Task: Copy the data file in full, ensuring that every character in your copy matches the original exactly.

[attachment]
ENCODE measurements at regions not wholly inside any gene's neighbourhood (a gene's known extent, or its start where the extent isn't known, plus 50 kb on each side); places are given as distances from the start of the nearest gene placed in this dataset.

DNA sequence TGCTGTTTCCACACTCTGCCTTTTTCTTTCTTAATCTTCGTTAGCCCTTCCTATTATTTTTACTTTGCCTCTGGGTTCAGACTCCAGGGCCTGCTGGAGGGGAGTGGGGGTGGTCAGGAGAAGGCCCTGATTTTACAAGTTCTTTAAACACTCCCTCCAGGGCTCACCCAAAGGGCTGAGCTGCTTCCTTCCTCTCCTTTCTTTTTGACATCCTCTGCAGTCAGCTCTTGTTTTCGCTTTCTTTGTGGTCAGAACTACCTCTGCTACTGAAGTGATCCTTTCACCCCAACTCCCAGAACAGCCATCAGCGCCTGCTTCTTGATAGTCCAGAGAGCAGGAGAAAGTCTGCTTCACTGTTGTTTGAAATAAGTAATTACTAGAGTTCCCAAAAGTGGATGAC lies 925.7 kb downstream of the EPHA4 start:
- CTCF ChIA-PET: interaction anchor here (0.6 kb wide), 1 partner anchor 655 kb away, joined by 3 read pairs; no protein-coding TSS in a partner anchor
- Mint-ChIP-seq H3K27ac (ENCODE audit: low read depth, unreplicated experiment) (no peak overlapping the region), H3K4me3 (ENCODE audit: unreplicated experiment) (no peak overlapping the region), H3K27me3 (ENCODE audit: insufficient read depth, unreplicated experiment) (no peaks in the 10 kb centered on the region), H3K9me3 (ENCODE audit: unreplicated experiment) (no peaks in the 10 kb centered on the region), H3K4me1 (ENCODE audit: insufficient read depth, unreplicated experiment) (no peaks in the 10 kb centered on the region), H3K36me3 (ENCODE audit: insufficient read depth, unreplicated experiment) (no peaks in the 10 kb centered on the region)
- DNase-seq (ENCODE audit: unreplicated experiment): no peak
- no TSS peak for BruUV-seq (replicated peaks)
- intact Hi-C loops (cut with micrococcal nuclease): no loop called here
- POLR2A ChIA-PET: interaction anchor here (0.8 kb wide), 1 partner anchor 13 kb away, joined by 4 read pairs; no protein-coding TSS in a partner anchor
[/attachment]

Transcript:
ENCODE measurements at regions not wholly inside any gene's neighbourhood (a gene's known extent, or its start where the extent isn't known, plus 50 kb on each side); places are given as distances from the start of the nearest gene placed in this dataset.

DNA sequence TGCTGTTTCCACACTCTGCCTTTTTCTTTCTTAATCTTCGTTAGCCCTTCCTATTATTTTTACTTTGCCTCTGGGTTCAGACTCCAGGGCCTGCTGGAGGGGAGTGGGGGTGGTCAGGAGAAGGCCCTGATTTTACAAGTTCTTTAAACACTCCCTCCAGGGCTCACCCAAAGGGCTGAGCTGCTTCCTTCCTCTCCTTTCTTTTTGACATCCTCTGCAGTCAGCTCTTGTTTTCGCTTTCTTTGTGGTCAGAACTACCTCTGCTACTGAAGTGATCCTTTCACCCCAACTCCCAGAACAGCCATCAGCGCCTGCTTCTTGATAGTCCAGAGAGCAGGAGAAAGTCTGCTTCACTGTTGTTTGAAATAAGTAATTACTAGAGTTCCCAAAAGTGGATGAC lies 925.7 kb downstream of the EPHA4 start:
- CTCF ChIA-PET: interaction anchor here (0.6 kb wide), 1 partner anchor 655 kb away, joined by 3 read pairs; no protein-coding TSS in a partner anchor
- Mint-ChIP-seq H3K27ac (ENCODE audit: low read depth, unreplicated experiment) (no peak overlapping the region), H3K4me3 (ENCODE audit: unreplicated experiment) (no peak overlapping the region), H3K27me3 (ENCODE audit: insufficient read depth, unreplicated experiment) (no peaks in the 10 kb centered on the region), H3K9me3 (ENCODE audit: unreplicated experiment) (no peaks in the 10 kb centered on the region), H3K4me1 (ENCODE audit: insufficient read depth, unreplicated experiment) (no peaks in the 10 kb centered on the region), H3K36me3 (ENCODE audit: insufficient read depth, unreplicated experiment) (no peaks in the 10 kb centered on the region)
- DNase-seq (ENCODE audit: unreplicated experiment): no peak
- no TSS peak for BruUV-seq (replicated peaks)
- intact Hi-C loops (cut with micrococcal nuclease): no loop called here
- POLR2A ChIA-PET: interaction anchor here (0.8 kb wide), 1 partner anchor 13 kb away, joined by 4 read pairs; no protein-coding TSS in a partner anchor